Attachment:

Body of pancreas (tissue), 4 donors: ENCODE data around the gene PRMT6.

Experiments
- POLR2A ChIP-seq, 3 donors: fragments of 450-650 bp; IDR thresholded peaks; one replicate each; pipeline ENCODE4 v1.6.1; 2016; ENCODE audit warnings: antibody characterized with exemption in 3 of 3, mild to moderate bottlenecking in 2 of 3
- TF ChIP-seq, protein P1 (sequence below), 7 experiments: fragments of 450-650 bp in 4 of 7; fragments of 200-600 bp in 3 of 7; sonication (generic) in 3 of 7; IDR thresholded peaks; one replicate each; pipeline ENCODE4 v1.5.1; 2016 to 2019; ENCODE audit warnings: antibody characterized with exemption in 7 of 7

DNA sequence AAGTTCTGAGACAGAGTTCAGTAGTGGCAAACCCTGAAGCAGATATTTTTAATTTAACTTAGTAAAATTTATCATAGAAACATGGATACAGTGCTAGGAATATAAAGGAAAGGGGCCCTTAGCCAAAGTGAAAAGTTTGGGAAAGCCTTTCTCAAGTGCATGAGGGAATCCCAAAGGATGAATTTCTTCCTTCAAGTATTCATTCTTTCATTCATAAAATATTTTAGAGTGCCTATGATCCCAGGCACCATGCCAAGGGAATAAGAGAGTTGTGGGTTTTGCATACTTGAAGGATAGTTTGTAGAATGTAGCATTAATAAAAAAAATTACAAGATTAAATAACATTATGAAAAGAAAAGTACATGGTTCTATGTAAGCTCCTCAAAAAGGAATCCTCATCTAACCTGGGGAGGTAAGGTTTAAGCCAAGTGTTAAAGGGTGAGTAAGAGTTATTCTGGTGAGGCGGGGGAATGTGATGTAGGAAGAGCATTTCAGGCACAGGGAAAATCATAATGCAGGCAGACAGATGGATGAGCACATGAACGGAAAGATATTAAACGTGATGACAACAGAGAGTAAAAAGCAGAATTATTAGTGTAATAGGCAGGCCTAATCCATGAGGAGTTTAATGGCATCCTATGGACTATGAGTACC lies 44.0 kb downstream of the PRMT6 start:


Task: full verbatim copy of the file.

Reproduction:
Body of pancreas (tissue), 4 donors: ENCODE data around the gene PRMT6.

Experiments
- POLR2A ChIP-seq, 3 donors: fragments of 450-650 bp; IDR thresholded peaks; one replicate each; pipeline ENCODE4 v1.6.1; 2016; ENCODE audit warnings: antibody characterized with exemption in 3 of 3, mild to moderate bottlenecking in 2 of 3
- TF ChIP-seq, protein P1 (sequence below), 7 experiments: fragments of 450-650 bp in 4 of 7; fragments of 200-600 bp in 3 of 7; sonication (generic) in 3 of 7; IDR thresholded peaks; one replicate each; pipeline ENCODE4 v1.5.1; 2016 to 2019; ENCODE audit warnings: antibody characterized with exemption in 7 of 7

DNA sequence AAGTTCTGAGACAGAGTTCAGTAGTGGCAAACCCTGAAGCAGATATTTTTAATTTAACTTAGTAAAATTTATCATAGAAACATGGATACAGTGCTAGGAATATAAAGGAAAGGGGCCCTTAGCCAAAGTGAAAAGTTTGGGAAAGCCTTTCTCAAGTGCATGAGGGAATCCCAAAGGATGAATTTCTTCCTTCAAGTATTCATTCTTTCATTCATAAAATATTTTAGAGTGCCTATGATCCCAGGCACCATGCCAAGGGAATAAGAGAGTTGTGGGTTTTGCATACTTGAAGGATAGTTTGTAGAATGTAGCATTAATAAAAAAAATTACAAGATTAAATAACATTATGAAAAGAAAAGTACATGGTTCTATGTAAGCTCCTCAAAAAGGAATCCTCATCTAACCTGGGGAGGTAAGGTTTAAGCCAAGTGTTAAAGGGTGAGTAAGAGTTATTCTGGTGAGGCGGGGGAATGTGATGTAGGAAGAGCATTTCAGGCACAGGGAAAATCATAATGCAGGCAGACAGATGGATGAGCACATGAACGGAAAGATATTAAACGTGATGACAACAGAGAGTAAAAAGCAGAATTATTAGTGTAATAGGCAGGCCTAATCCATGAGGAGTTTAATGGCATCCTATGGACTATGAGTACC lies 44.0 kb downstream of the PRMT6 start: